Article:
The Taste of Triangles
With a lick of rain on his back, I follow behind letting myself believe he’ll turn around and we’ll walk the two miles home to the river. Instead he ducks into the bus shelter, sits down. Above his head the No Smoking sign looks like a dirty halo. To the left, blue ink asks do you spit, or swallow, with a box to mark. He wants me to say what’s on my mind. I don’t tell him about the taste of cum on my tongue or the mark I would draw on this wall.
“How long this time?” I ask.
“Stinks like piss in here,” I say.
“You’ll be alright,” he tries.
Nodding makes me miserable. The number 4 thunders up, dirty brown and hiding it’s true colour. He doesn’t say goodbye. We’ve been here before. Just twists my earlobe between scratchy fingers with dirty nails. He knows goodbye tastes of vomit because only brothers understand impossible things.
Rows of big black clouds are chucking fat drops of rain everywhere. Stu is on the riverbank, a worn black lorry tyre beneath his arse. He looks like an idiot sat in the wet. His face is ruined with pot marks and he has a gap between his front teeth that snags my tongue when we kiss, still I get a kick out of the way his name tastes of sherbet.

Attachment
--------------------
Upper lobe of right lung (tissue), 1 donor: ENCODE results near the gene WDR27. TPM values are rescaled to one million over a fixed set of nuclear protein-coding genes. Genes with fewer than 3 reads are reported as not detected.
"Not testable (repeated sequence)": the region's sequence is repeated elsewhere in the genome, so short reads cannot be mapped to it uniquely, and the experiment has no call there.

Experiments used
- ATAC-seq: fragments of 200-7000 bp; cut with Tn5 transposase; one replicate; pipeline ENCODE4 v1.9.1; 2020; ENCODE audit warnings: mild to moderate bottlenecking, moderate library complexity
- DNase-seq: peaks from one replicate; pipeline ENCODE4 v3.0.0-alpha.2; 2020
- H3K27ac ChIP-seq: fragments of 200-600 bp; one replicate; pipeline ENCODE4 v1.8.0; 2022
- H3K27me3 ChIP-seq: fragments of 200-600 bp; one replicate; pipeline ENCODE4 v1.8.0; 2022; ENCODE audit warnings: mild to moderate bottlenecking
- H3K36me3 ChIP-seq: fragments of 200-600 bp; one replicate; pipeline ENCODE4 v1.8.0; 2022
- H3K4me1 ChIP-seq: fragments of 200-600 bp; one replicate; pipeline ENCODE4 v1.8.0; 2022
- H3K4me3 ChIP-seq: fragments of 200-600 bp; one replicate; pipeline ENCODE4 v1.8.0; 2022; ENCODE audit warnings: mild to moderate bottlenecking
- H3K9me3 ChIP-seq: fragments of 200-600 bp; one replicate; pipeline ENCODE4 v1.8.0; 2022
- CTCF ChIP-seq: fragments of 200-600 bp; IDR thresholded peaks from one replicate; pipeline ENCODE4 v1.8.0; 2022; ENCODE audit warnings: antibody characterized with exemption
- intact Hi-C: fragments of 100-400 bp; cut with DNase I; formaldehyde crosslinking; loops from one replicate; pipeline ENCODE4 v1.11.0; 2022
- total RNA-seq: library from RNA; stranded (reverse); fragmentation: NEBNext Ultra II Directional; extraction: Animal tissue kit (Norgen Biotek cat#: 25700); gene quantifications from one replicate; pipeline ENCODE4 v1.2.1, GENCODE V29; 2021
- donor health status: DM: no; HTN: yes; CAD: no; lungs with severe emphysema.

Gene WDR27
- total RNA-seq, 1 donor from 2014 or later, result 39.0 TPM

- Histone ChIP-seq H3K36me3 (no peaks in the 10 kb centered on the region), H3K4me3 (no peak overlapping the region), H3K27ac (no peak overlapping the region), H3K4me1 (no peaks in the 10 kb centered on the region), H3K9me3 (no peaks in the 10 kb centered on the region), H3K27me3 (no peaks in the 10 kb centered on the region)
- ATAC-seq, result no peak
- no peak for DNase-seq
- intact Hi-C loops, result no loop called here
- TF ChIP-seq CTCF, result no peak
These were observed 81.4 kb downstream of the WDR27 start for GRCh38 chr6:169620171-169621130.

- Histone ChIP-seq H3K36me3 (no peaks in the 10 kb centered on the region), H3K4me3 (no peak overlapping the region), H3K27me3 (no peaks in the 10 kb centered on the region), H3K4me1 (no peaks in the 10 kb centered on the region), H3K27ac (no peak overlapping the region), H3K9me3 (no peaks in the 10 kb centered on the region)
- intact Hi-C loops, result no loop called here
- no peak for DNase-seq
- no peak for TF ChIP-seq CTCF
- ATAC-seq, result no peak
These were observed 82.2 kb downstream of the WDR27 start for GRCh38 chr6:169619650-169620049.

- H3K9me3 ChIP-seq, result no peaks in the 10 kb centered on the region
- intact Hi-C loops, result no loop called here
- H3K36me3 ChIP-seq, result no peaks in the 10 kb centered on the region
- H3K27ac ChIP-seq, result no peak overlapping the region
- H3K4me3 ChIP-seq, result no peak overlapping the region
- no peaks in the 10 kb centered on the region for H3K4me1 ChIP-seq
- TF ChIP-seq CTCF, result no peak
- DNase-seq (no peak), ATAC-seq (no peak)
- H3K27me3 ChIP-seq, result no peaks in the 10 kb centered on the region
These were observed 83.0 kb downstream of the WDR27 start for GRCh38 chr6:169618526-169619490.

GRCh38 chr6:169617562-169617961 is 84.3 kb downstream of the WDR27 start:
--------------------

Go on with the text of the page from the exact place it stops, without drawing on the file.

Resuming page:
“Alright mate?” he says.
“Alright, Stu,” tongue busting with fizz. “What you doing here?”
“Figured you’d need cheering up.”
I make him wait outside the backdoor. Inside I find mum passed out on the couch. There’s a ceiling there somewhere hiding above a blanket of blue smoke. Ashtray stacked up like a bonfire, and empty beer cans scattered like skittles. The smell bites my eyes, but it’s the name I can’t stand. Mum tastes of blood.
Stu is lying on the bed, pale skin everywhere, looking like spilt milk. I watch him from the chair, my underpants, messed-up with cheering me up are balled-up at my feet. He is telling me about a tosser he sucked off the week before. That he only ever fancies straight lads or proper gits.
“What’s the difference?” I ask. “I’m not either.”
Stu laughing sounds like a box of wasps.
“What for?” he says.
“Making me feel better.”
Then I’m up and tugging my tracky bottoms on, not bothering with a t-shirt, and telling Stu to bugger off.
Downstairs she’s wobbly on her feet. Wants to know where my brother is. I tell her he took the bus into town. She pulls me in close, hugs me tight. Moves to music playing inside her head. Whispers into my ear that I’m her favourite. But I don’t listen when she says he’s never coming back. Instead, I study the triangle tattooed on my middle finger, right above the knuckle. Just like my brothers’, the exact same. I lick the skin there, the taste of oranges melting on my tongue. Triangle is by a mile my favourite word.
Jon Ransom is a working-class queer writer in Cambridge, UK. He has work in Foglifter Press and SAND Journal.